Cost and Performance Optimization in Functions


Catalyst enables memory provisioning for each function you create, based on your requirements. You can select a memory for your function when you are creating it, or edit its configurations any time you need. The flexibility to customize a function’s memory configuration over the default allocated memory allows you to optimize your Catalyst usage and manage resources better. You can monitor your application’s performance, prioritize your needs, make informed decisions for each use case, and draw substantial benefits from it.

This help page will explain the correlation between memory provisioning in functions and cost optimization, by explaining the pricing calculation methods of Catalyst functions with a few experiements. An increase in the memory provisioning of compute-intensive functions ideally results in a lower execution time, which in turn reduces your expenses in Catalyst. However, the optimal configuration varies from one use case to another, depending on the complexity of the operations performed in the function.

Pricing Calculations

This section explains the pricing model of Catalyst Functions. The table shown below displays the credits used for different function execution time range:

Execution Time (in Seconds) Credits
<1 0.5
1-5 1
5-10 5
10-15 10
15-30 15

This table displays the credits consumed proportionate to the execution time, for each memory configuration in functions:

Memory (MB) Credits Proportionate to Execution Time
128 1
256 2
512 4

The cost of execution of functions is calculated as follows:

Cost of Execution of Functions = Number of Functions * Number of Credits based on the Execution Time * Number of Credits based on the Memory Consumed 

For example, here’s the calculation of the credits consumed in three different scenarios:

  • If a function takes 4 sec with 128 MB, credits used = 1 * 1 * 1 = 1 credit
  • If a function takes 8 sec with 256 MB, credits used = 1* 5 * 2 = 10 credits
  • If a function takes 0.5 sec with 512 MB, credits used = 1 * 0.5 * 4 = 2 credits

Experiments with Memory Configurations for Cost Optimization

Let’s discuss optimal memory configurations of functions and cost minimizations, by taking a look at the observations made in two real-life experiments.

Experiment 1

A function performs a bubble sort of numbers from 1 to 100 arranged in a reverse sorted array. Application Performance Monitoring charts depicting the average response time for this function configured in three different memory settings: 128 MB, 256 MB, 512 MB, are shown below.

Functions- Experiments with Memory Configurations

It was observed that the function with 128 MB took 35 milliseconds, the function with 256 MB took 29 milliseconds, and the one with 512 MB took 16 milliseconds to execute.

Let’s now calculate the credits consumed in each of these cases:

Case 1 with 128 MB: 1 * 0.5 * 1 = 0.5 credits

Case 2 with 256 MB: 1 * 0.5 * 2 = 1 credit

Case 3 with 512 MB: 1 * 0.5 * 4 = 2 credits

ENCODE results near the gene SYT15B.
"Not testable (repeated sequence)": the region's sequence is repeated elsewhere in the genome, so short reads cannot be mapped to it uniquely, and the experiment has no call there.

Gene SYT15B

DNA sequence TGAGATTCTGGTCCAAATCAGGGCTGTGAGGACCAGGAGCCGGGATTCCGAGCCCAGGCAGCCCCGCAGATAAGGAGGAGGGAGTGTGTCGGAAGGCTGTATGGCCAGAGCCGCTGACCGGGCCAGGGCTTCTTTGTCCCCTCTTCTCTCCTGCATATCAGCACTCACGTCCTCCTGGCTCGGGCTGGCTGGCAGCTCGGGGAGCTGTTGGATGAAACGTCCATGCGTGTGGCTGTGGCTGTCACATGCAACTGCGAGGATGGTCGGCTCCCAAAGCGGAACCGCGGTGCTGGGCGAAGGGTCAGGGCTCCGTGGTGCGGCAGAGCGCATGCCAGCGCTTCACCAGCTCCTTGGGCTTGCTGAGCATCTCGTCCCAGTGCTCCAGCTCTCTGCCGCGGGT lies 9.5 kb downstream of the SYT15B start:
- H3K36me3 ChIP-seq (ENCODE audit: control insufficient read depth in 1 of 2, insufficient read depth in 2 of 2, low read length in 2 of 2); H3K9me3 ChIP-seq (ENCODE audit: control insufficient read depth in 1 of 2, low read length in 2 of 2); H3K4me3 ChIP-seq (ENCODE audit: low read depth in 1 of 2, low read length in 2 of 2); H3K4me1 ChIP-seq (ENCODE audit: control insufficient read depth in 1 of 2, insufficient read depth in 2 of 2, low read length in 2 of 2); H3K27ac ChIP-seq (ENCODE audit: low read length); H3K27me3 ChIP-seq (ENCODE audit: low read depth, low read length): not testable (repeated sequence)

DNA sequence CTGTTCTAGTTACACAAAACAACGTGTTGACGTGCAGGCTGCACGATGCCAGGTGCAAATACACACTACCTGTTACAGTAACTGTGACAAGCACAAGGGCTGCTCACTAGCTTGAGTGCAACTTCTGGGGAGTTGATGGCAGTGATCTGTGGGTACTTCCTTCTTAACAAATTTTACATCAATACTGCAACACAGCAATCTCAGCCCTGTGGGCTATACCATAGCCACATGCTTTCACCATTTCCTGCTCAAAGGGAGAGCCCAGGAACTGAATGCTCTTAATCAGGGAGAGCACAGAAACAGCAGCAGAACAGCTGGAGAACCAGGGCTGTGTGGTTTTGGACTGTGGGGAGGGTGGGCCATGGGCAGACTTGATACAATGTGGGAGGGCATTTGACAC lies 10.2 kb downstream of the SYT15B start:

Experiment 2

Another function performs a bubble sort of all numbers between 1 to 10000 in a reverse sorted array in multiple passes, with each pass converting an array from an ascending order to the descending order, and back to the ascending order again. This function is configured in two different memory settings: 128 MB and 512 MB.

The execution data of this function in two memory settings reveals that the function with 128 MB took 6994 ms and the function with 512 MB memory took 3391 ms to execute.

Let’s now calculate the credits consumed in each of these cases:

Case 1 with 128 MB 1* 5 * 1 = 5 credits

Case 2 with 512 MB: 1* 4 * 1 = 4 credits


We can draw the following inferences from these observations:

  • In compute-intensive or CPU-centric use cases, the performance of a Catalyst function improves exponentially, the higher the memory you configure for it.
  • In use cases that involve less intensive operations, the credit consumption is directly proportional to the increase in memory configurations.


Based on these inferences, we can come to the following conclusions:

  • It is wiser to opt for higher memory configurations for functions that contain heavy computation logic.

    For example, assume that you make 10,000 function calls per month of the function described in experiment two. With 128 MB of memory, the function will consume 50,000 credits per month, whereas with 512 MB of memory the function will consume only 40,000 credits per month. This will save you 10,000 credits per month, and 1,20,000 credits per year, if the same pattern continues.*
Note: *The credits to pricing conversion is based on your usage. You can check the Pricing document for more details.
  • If a function does not contain compute-intensive logic, you can allocate memory suitable to the function’s requirements. For example, if you allocate 256 MB or 512 MB for a simple function that only consumes 100 MB of memory, it will be a waste of resources and expenses, and the response time would still remain the same.

The difference made by customizing a function’s memory and picking the ideal configuration for it is significant in terms of cost optimization and performance enhancements. There is no one-size-fits-all when it comes to choosing the right configuration for your functions.

As a general rule of thumb, you can start with the lowest memory setting and perform a trial-and-error until you find the optimal memory configuration. Catalyst Logs and Application Performance Monitoring can act as powerful tools to help you in the process. You can play around and experiment with the customizations and tools provided by Catalyst, until you obtain the right solution for your use case and usage.

Last Updated 2024-05-13 17:20:31 +0530 +0530